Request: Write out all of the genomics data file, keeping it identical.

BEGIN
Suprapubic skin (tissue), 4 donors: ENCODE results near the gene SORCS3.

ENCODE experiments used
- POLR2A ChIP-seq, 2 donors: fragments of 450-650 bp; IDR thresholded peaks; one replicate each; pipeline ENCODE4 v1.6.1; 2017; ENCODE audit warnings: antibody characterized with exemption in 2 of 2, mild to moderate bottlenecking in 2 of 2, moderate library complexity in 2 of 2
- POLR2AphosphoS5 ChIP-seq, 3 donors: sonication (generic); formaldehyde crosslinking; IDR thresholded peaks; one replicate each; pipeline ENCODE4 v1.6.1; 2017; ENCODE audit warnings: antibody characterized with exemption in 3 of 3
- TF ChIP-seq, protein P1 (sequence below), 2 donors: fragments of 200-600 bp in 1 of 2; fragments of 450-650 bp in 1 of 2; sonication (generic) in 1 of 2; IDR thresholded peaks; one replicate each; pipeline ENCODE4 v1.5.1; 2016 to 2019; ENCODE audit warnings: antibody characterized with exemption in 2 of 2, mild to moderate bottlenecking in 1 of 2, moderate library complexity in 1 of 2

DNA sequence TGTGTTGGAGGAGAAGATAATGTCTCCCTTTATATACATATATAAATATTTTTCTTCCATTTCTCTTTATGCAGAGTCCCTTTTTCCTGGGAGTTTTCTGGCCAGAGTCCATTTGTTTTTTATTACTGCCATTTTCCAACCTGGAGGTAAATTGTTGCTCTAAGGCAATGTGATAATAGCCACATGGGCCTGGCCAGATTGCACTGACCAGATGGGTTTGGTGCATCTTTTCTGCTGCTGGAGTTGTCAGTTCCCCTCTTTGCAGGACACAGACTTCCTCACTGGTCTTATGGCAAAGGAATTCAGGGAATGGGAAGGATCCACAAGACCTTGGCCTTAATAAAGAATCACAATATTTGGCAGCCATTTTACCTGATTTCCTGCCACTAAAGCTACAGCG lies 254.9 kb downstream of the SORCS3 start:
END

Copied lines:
Suprapubic skin (tissue), 4 donors: ENCODE results near the gene SORCS3.

ENCODE experiments used
- POLR2A ChIP-seq, 2 donors: fragments of 450-650 bp; IDR thresholded peaks; one replicate each; pipeline ENCODE4 v1.6.1; 2017; ENCODE audit warnings: antibody characterized with exemption in 2 of 2, mild to moderate bottlenecking in 2 of 2, moderate library complexity in 2 of 2
- POLR2AphosphoS5 ChIP-seq, 3 donors: sonication (generic); formaldehyde crosslinking; IDR thresholded peaks; one replicate each; pipeline ENCODE4 v1.6.1; 2017; ENCODE audit warnings: antibody characterized with exemption in 3 of 3
- TF ChIP-seq, protein P1 (sequence below), 2 donors: fragments of 200-600 bp in 1 of 2; fragments of 450-650 bp in 1 of 2; sonication (generic) in 1 of 2; IDR thresholded peaks; one replicate each; pipeline ENCODE4 v1.5.1; 2016 to 2019; ENCODE audit warnings: antibody characterized with exemption in 2 of 2, mild to moderate bottlenecking in 1 of 2, moderate library complexity in 1 of 2

DNA sequence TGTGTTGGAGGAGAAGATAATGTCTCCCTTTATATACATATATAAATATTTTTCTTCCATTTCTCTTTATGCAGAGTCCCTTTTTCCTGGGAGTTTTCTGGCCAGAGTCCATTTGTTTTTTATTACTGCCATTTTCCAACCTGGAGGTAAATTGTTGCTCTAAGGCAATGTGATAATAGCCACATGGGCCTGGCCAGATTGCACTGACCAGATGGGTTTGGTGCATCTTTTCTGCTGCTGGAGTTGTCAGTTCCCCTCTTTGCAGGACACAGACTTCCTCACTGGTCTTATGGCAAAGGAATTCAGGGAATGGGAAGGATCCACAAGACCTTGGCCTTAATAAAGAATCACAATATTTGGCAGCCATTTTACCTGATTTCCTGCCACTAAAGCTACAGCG lies 254.9 kb downstream of the SORCS3 start: